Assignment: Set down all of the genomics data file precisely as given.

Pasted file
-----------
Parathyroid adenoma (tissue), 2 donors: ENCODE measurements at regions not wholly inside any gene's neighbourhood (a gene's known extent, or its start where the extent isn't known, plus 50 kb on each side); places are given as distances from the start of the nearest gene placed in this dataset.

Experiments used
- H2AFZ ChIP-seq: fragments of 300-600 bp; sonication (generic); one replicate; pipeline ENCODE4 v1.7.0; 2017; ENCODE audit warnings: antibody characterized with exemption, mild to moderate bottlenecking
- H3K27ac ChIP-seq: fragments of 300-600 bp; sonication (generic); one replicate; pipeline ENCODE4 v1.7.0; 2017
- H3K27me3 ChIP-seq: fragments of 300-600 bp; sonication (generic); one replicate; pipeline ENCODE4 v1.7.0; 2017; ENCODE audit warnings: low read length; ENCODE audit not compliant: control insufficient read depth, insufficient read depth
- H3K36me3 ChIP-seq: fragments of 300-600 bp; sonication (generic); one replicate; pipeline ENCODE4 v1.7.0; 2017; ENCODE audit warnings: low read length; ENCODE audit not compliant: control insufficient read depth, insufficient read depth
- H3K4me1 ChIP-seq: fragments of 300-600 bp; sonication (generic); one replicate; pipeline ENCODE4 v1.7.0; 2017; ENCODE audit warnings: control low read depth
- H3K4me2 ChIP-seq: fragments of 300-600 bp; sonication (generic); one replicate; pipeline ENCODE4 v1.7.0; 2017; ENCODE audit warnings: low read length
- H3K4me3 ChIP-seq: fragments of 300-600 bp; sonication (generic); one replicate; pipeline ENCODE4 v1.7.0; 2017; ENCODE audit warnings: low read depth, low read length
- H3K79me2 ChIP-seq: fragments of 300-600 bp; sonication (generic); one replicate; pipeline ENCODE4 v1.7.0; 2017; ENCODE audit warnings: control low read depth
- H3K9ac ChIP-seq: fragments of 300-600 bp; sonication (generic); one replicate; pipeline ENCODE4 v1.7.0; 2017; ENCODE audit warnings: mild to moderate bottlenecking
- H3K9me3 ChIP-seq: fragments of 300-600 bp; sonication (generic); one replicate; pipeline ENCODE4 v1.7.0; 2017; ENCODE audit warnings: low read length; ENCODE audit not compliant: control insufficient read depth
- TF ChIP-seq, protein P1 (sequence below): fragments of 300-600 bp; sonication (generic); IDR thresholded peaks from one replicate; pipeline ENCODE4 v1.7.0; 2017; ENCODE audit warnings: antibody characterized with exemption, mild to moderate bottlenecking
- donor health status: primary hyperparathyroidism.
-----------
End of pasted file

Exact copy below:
Parathyroid adenoma (tissue), 2 donors: ENCODE measurements at regions not wholly inside any gene's neighbourhood (a gene's known extent, or its start where the extent isn't known, plus 50 kb on each side); places are given as distances from the start of the nearest gene placed in this dataset.

Experiments used
- H2AFZ ChIP-seq: fragments of 300-600 bp; sonication (generic); one replicate; pipeline ENCODE4 v1.7.0; 2017; ENCODE audit warnings: antibody characterized with exemption, mild to moderate bottlenecking
- H3K27ac ChIP-seq: fragments of 300-600 bp; sonication (generic); one replicate; pipeline ENCODE4 v1.7.0; 2017
- H3K27me3 ChIP-seq: fragments of 300-600 bp; sonication (generic); one replicate; pipeline ENCODE4 v1.7.0; 2017; ENCODE audit warnings: low read length; ENCODE audit not compliant: control insufficient read depth, insufficient read depth
- H3K36me3 ChIP-seq: fragments of 300-600 bp; sonication (generic); one replicate; pipeline ENCODE4 v1.7.0; 2017; ENCODE audit warnings: low read length; ENCODE audit not compliant: control insufficient read depth, insufficient read depth
- H3K4me1 ChIP-seq: fragments of 300-600 bp; sonication (generic); one replicate; pipeline ENCODE4 v1.7.0; 2017; ENCODE audit warnings: control low read depth
- H3K4me2 ChIP-seq: fragments of 300-600 bp; sonication (generic); one replicate; pipeline ENCODE4 v1.7.0; 2017; ENCODE audit warnings: low read length
- H3K4me3 ChIP-seq: fragments of 300-600 bp; sonication (generic); one replicate; pipeline ENCODE4 v1.7.0; 2017; ENCODE audit warnings: low read depth, low read length
- H3K79me2 ChIP-seq: fragments of 300-600 bp; sonication (generic); one replicate; pipeline ENCODE4 v1.7.0; 2017; ENCODE audit warnings: control low read depth
- H3K9ac ChIP-seq: fragments of 300-600 bp; sonication (generic); one replicate; pipeline ENCODE4 v1.7.0; 2017; ENCODE audit warnings: mild to moderate bottlenecking
- H3K9me3 ChIP-seq: fragments of 300-600 bp; sonication (generic); one replicate; pipeline ENCODE4 v1.7.0; 2017; ENCODE audit warnings: low read length; ENCODE audit not compliant: control insufficient read depth
- TF ChIP-seq, protein P1 (sequence below): fragments of 300-600 bp; sonication (generic); IDR thresholded peaks from one replicate; pipeline ENCODE4 v1.7.0; 2017; ENCODE audit warnings: antibody characterized with exemption, mild to moderate bottlenecking
- donor health status: primary hyperparathyroidism.